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Nunavut's 2 vacant judge positions won't be filled until next year

'What we have thought to do over the course of the last two appointments, was to appoint justices in those jurisdictions that were in the greatest need,' says Jody Wilson-Raybould.

Federal minister focused on appointing judges in 'jurisdictions that were in the greatest need'

Federal Justice Minister Jody Wilson-Raybould. 'What we have thought to do over the course of the last two appointments, was to appoint justices in those jurisdictions that were in the greatest need,' she told CBC. (Adrian Wyld/Canadian Press )

Federal Justice Minister Jody Wilson-Raybould knows Nunavut is in need of more judges, but says there were more urgent needs elsewhere in Canada. That's why the territory didn't receive any new judicial appointments this year, she told CBC News in an exclusive interview on the topic.

Last December, former Senior Judge Robert Kilpatrick made a plea to the federal government for more judges, warning that court circuits would be cancelled. This year, the Nunavut Court of Justice cancelled two criminal circuits and cut 16 criminal docket weeks in anticipation of a high workload on its judiciary.

Wilson-Raybould made her first appointments in June, and again last month, promoting a total of 39 judges across six different provinces, plus the Federal Court of Appeal and the Federal Tax Court.

But despite Nunavut's advisory committee meeting in April and submitting names, none were chosen to fill the two vacancies on Nunavut's six-judge bench.

"What we have thought to do over the course of the last two appointments, was to appoint justices in those jurisdictions that were in the greatest need," Wilson-Raybould said, adding her office did an analysis of needs across the country.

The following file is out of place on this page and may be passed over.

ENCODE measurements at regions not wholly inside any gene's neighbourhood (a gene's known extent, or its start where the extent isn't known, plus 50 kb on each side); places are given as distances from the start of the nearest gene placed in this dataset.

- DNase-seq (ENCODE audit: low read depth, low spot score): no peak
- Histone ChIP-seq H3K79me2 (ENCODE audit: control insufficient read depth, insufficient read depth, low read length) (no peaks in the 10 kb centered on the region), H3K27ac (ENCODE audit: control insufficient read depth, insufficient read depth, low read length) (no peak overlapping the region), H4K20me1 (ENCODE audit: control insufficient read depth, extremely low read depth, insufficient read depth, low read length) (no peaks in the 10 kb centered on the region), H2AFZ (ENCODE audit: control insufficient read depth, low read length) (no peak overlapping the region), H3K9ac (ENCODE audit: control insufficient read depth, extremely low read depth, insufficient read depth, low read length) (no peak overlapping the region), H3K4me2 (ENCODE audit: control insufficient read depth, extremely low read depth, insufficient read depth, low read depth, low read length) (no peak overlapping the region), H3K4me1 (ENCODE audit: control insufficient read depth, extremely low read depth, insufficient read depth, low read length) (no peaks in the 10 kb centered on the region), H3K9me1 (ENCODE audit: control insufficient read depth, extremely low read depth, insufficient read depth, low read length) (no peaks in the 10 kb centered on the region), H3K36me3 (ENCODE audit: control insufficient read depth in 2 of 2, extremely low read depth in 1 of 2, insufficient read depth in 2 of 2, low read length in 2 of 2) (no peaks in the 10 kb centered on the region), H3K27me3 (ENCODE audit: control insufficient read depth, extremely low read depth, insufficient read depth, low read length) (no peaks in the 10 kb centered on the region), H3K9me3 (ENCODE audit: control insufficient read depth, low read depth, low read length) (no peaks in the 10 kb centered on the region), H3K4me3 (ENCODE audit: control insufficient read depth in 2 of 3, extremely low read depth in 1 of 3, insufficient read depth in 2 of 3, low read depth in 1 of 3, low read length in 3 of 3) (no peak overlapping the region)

"The need is great across the country, but in particular jurisdictions, as reflected by the appointments that were made, we sought to address some of those gaps."

'We're disappointed'

Wilson-Raybould's reasoning is news to the Government of Nunavut's deputy minister of Justice, Bill MacKay.

"In our view the need in Nunavut is pretty high," MacKay said. "We feel [the vacancies] have hindered our ability to administer justice in the territory."

MacKay said he was hopeful Nunavut would get a new judge in the latest round of appointments. Now, the territory will have to wait until the federal government completes its overhaul of the judicial appointments process, meant to make judiciaries more diverse and the process more transparent.

"Certainly we're disappointed," MacKay said. "I assume the [judicial advisory committee] sent some nominations to the minister, and instead of considering those nominations they've decided to hit restart.

"On the other hand, we're willing to engage in the new process and hope that it won't take too long to unfold."

Some good news

Nunavut's stretched judiciary could soon get some relief, though. Wilson-Raybould confirmed she'll be making an announcement about the appointment of deputy judges "in the very near future, if not imminently."

Deputy judges are judges from other jurisdictions who can come up to Nunavut to sit in on matters, allowing the judiciary to work on larger, more complex cases.

Wilson-Raybould also seems to be moving particularly quick on forming Nunavut's new judicial advisory committee, which will serve under the new appointments process. The deadline to apply is today. Wilson-Raybould will pick three applicants to serve on the new seven-member committee.

"Those appointments can be reflective of the diversity of the committee," Wilson-Raybould said.

"The intent of the new process is to be as open and transparent as we can in terms of ensuring as reaching as many people in the country, to ensuring we aren't just going to the traditional pipeline in identifying potential judges."

Wilson-Raybould didn't have a timeline on when Nunavut could have a new judge. The territory's last appointment came in June 2015, when Justice Paul Bychok was brought out of retirement to serve.

ABOUT THE AUTHOR

Nick Murray

Reporter

Nick Murray is a CBC News reporter, based in Iqaluit since 2015. He specializes in investigative reporting and access to information legislation. A graduate from St. Thomas University's journalism program, he's also covered four Olympic Games as a senior writer with CBC Sports.

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